A profile of ECS's Lauren Aslin
“We are required to think very deeply in the world, and intentionally—not just absorb it and consume it.”
by Glen Herbert
by Glen Herbert
Lauren Aslin is the sixth head of Miss Edgar's and Miss Cramp's School in Montreal, though she first arrived two decades ago as director of IT. In that role, she wrote the first IT curriculum for all grades, Kindergarten to Grade 11, something that was cutting edge for the time. “I had a very high understanding of what that technology should be,” she says matter of factly. “So I did that.” In time she became acting head (she says, “The students would ask what that was, and I’d say ‘I’m not the head, I’m just acting like one. So how am I doing?’”) and was appointed head of school in 2017. “It gave me the opportunity to recalibrate and bring back some of the things we’ve had in the past,” she says. “Because sometimes we lose things. … Like our Heads’ Assembly, where we gather as a community—all of us, Kindergarten to Grade 11, faculty and staff—and we think about something that matters in the world.”
In demeanor as in action, Aslin is, by any measure, a strikingly dynamic leader. She can speak in political terms, and does, and isn’t prone to gilding any lilies. She mentioned “power tables” (the sites of power within Canadian culture) a few times when we visited her at the school, as well as climate justice and gender equity, yet it never feels polemical. She doesn’t talk like other heads or academics do, which can be both surprising and disarming, perhaps, if also a breath of fresh air. When we spoke in her office one morning, she described affirmative action as “a flaming neon arrow that points to a problem.” She talked about the need to allow students to be active learners rather than “obedient puppets.” She described the classrooms and labs as “kitchens of learning.” Aslin hopes that students see the school as a place they can express their true selves—to be, in her terms, “weirdly me”—while also appreciating the skills, talents, and personalities of others. In all of that, it’s hard not to smile in her presence: she’s expressive, forthcoming, and as passionate about social issues as she is about just being with people and sharing a laugh.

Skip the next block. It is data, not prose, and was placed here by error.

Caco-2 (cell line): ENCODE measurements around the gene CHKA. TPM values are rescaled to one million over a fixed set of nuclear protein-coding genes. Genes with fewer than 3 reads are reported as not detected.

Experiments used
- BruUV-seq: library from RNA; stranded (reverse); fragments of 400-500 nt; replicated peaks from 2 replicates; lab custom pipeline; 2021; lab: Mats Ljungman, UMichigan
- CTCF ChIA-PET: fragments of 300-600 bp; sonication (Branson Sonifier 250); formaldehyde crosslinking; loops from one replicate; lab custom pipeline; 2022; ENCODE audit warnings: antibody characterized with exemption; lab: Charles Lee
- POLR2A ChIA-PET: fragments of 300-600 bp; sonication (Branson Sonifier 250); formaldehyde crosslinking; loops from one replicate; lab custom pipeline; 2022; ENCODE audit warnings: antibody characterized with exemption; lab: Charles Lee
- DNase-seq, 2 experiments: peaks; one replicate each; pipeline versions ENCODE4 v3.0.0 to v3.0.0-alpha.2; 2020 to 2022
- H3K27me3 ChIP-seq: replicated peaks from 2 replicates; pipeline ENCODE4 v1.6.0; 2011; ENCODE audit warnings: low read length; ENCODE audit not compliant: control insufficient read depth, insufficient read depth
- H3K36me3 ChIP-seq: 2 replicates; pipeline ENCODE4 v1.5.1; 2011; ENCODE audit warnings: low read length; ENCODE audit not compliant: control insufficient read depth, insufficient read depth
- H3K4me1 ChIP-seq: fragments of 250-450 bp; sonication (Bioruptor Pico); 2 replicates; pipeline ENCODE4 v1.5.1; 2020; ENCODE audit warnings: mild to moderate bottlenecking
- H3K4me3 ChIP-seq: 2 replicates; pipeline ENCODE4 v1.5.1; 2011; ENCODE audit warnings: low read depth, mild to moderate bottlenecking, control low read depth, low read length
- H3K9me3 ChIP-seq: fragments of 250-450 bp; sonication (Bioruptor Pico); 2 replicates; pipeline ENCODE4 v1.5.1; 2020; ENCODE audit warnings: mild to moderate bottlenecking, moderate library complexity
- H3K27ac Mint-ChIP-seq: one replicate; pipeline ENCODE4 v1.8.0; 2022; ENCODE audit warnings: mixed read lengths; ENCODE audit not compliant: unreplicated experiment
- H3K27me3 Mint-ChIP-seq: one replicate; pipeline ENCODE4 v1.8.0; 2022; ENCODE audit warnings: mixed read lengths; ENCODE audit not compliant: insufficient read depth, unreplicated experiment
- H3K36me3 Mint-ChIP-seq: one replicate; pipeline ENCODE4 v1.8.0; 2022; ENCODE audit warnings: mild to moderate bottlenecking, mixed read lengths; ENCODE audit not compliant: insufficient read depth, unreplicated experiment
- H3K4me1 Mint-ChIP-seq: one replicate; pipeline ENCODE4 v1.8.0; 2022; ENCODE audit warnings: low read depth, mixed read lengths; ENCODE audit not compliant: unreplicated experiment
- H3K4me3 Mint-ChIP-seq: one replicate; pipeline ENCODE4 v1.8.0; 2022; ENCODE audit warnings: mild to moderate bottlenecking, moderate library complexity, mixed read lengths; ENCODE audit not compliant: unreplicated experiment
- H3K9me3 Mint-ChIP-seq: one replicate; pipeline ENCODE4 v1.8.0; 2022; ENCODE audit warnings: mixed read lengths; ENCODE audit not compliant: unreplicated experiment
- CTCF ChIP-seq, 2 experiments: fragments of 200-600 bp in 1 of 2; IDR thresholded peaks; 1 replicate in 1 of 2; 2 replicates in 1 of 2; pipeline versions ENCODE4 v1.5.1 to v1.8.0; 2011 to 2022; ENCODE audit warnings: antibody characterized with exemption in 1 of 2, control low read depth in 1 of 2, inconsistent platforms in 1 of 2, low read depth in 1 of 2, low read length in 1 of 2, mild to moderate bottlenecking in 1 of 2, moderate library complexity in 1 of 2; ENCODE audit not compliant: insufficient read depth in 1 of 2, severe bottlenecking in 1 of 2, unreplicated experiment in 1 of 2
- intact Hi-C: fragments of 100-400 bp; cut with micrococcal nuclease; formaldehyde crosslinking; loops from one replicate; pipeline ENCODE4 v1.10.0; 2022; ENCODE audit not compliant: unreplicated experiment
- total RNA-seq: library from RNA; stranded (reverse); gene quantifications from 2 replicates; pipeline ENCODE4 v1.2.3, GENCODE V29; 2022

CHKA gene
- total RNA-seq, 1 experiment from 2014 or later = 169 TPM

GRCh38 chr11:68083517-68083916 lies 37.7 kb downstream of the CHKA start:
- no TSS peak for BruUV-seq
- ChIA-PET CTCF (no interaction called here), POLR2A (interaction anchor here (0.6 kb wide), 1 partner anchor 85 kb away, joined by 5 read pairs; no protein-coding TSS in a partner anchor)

“We were created because girls weren’t where they needed to be,” says Lauren Aslin, the current head of school. And she adds that this is something that remains true today. Women are under-represented in some key aspects of the workforce, and their talents and their voices are under-utilized. “So, the job, the mission, is not done,” she says. “If you’re coming here, you’re aware that your daughter is joining a milieu where she is going to work towards gender equity.” The school is one where she’ll be participating in “the spirit of activism, which of course is self-agency,” and grow into a keen awareness “that your care and your advocacy can make a difference, even when you’re young.”
That’s a big, important idea, and while the school addresses it head on, there’s a playfulness, too. This is a place for young people, after all, and in the day to day, that’s how it feels. When it was decided that pants should become a uniform option (“You know,” says Aslin, “if a girl is crawling around doing robotics, she wants pants!”), Aslin organized five taxis to take students to clothing stores to try on options, take photographs, and then report back. Aslin herself accompanied the Pants Uniform Team, or P.U.T.: “I had in my taxi four girls and it was hard for them to go, try stuff on, and then step out and be photographed. So the first thing I did was try on pants that really didn’t suit me. … I stepped out and they went ‘Whoa!’ and I said ‘Bad eh!?’”
It’s not a moment that is central to the life of the school, though it’s telling in the way it exemplifies its culture. “We do things that way here,” Aslin says, meaning collaboratively, creatively, maybe a bit quirkily, in the awareness that we are all different people, each with our own talents, personalities, and anxieties. From choosing uniforms to developing programs and curricula, it’s a place that acknowledges that, in Aslin’s words, “every girl has a learning profile,” and that we all bring our own exceptionalities to whatever we do.
While relatively new to the role of head of school, she’s nevertheless been actively contributing significantly to the academic and social culture of ECS for more than two decades. If the students see this as their home, Aslin does, too. Walking through the halls with her, it’s clear that she knows the students by name, and that they know, respect, and enjoy her company. It’s difficult to imagine a person more suited to lead this particular school at this particular moment in time. For her part, she says “it’s a pretty wonderful gig.”
For the Our Kids review of Miss Edgar's and Miss Cramp's School, click here.